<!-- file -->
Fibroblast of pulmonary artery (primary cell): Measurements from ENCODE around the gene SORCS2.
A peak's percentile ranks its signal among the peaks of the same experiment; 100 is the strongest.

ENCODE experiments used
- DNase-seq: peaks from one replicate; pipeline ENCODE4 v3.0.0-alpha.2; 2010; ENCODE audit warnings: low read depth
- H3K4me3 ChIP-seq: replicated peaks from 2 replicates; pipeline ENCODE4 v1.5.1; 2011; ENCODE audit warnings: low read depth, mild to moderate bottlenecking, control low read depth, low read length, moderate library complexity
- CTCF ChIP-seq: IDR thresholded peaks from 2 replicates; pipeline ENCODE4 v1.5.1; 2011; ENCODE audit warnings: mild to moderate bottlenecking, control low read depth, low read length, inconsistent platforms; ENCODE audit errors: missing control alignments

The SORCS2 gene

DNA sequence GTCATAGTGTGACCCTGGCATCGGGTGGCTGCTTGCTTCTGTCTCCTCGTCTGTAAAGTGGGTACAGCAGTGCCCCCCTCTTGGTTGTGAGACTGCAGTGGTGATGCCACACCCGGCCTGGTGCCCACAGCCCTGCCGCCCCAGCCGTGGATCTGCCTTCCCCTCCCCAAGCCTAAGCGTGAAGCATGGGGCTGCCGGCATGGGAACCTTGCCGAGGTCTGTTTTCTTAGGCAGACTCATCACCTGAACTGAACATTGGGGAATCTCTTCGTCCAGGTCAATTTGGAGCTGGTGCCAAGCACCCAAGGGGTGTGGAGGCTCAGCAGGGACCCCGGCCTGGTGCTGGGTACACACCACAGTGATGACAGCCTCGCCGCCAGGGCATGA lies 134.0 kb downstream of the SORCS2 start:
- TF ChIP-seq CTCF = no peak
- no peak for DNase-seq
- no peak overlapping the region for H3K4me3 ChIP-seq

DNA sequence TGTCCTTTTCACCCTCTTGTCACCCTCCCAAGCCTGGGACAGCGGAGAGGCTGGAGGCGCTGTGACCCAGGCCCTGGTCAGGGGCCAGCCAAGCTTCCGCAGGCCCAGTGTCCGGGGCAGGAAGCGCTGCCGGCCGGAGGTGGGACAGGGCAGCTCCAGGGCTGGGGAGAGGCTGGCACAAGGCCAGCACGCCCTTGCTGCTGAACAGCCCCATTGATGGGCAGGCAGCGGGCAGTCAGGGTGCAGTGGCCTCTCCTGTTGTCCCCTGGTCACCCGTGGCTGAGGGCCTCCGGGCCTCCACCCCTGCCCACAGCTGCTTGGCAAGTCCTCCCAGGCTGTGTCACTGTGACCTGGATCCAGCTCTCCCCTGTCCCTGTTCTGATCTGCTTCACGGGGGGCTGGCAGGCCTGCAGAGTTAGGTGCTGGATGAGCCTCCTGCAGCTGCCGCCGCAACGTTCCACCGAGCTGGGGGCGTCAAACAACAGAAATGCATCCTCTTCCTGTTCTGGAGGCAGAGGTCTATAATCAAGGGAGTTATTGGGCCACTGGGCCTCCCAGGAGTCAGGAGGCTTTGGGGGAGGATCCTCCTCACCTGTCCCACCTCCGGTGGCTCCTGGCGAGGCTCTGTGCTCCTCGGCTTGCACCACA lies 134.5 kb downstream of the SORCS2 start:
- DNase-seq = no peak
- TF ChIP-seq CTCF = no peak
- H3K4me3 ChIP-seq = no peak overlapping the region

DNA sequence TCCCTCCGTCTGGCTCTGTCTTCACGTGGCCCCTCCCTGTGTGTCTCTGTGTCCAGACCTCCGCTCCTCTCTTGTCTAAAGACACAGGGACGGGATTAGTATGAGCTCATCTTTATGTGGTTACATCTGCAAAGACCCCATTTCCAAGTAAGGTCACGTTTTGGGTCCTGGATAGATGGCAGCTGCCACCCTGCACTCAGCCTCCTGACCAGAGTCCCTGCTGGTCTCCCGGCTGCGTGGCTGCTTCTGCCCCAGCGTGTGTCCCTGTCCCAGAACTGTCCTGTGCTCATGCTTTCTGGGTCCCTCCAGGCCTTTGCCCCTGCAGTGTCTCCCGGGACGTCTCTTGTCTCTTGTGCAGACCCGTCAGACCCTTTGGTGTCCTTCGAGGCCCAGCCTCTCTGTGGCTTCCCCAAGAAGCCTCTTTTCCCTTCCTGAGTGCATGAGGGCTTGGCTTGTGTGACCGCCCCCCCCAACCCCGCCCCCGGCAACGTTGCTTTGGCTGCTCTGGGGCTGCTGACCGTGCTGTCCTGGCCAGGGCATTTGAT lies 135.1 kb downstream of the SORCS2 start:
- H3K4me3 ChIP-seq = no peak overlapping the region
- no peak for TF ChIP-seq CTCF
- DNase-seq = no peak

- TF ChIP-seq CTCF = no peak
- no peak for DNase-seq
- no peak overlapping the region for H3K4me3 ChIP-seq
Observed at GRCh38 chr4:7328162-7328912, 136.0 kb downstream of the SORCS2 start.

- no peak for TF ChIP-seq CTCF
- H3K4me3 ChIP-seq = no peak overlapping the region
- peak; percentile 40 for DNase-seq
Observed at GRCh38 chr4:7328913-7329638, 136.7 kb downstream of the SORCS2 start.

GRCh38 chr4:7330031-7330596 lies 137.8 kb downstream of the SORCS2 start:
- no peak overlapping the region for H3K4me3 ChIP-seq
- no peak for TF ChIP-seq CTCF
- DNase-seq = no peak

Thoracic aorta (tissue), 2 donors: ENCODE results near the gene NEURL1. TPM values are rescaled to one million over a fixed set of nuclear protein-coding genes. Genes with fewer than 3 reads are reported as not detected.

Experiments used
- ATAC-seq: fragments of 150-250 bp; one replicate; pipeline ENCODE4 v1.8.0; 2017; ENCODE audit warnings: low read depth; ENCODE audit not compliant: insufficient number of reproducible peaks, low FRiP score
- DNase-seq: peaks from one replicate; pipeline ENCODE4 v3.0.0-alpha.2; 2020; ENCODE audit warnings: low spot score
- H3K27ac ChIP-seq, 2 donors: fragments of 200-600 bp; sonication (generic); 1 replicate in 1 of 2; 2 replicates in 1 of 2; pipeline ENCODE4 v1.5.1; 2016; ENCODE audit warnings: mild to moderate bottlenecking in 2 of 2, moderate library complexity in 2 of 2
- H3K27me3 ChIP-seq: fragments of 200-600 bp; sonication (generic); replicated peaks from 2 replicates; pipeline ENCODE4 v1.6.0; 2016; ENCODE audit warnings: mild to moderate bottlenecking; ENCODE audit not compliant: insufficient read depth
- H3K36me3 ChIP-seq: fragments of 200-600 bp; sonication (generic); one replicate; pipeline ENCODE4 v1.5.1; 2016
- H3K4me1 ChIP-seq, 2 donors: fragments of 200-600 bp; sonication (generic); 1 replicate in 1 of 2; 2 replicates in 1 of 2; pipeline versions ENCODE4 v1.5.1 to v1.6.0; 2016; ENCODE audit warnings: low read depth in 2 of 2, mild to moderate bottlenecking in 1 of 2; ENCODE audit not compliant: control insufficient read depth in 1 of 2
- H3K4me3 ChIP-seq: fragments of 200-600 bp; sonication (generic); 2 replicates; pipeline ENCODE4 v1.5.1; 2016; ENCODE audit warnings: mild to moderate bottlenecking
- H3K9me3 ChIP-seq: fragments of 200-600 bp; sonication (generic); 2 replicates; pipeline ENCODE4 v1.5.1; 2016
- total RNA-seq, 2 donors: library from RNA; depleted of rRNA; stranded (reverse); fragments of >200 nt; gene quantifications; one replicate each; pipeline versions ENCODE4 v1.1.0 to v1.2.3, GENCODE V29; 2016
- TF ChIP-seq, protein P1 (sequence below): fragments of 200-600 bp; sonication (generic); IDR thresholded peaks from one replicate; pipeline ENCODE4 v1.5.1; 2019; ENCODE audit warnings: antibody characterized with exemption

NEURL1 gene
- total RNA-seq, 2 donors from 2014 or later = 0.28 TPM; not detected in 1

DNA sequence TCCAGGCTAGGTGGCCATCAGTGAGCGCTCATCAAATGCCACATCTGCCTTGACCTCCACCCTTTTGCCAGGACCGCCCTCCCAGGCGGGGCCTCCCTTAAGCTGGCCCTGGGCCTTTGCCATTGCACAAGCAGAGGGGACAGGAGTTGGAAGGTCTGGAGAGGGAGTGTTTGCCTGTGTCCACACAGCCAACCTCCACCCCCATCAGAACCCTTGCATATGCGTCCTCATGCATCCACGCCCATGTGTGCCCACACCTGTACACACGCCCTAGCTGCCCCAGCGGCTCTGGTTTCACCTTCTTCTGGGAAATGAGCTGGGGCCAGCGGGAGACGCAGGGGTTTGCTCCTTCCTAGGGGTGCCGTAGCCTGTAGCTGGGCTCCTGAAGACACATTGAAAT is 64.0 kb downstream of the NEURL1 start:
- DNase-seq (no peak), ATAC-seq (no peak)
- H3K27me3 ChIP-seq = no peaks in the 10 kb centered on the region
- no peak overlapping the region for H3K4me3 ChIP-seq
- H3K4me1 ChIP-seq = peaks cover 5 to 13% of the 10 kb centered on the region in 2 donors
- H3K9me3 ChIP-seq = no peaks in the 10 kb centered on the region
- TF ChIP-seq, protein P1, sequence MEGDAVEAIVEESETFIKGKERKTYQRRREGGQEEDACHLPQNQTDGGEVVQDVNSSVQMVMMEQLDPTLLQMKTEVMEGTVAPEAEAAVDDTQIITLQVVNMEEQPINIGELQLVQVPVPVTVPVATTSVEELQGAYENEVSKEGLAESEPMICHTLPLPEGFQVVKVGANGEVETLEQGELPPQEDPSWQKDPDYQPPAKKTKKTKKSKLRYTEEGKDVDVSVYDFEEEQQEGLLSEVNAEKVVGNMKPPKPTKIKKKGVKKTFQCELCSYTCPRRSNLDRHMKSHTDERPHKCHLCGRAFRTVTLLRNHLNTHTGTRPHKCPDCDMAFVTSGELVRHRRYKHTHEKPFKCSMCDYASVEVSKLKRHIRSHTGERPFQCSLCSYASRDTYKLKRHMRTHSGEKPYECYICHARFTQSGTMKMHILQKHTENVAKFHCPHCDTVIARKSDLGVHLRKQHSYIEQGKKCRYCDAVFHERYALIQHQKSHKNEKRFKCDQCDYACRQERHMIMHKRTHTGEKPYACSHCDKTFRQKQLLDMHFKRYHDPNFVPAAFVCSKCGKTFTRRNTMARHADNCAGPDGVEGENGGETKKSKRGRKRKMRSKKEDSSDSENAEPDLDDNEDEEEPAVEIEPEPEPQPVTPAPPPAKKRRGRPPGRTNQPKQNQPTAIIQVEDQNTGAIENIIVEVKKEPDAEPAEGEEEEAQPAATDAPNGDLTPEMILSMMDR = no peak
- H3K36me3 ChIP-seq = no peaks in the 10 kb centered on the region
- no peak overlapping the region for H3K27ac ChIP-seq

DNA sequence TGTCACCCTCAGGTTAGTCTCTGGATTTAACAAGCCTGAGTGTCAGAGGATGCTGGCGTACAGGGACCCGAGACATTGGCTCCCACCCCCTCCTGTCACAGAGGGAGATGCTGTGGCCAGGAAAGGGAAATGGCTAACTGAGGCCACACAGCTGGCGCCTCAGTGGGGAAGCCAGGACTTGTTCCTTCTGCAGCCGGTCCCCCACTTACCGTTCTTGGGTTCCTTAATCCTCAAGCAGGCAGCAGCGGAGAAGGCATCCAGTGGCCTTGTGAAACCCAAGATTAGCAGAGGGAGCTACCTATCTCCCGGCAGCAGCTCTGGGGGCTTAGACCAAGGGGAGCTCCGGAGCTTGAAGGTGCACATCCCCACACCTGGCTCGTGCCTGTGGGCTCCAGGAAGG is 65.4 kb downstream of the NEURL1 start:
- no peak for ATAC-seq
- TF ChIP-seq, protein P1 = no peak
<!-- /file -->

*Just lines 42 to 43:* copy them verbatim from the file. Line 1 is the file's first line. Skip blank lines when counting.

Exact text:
- total RNA-seq, 2 donors: library from RNA; depleted of rRNA; stranded (reverse); fragments of >200 nt; gene quantifications; one replicate each; pipeline versions ENCODE4 v1.1.0 to v1.2.3, GENCODE V29; 2016
- TF ChIP-seq, protein P1 (sequence below): fragments of 200-600 bp; sonication (generic); IDR thresholded peaks from one replicate; pipeline ENCODE4 v1.5.1; 2019; ENCODE audit warnings: antibody characterized with exemption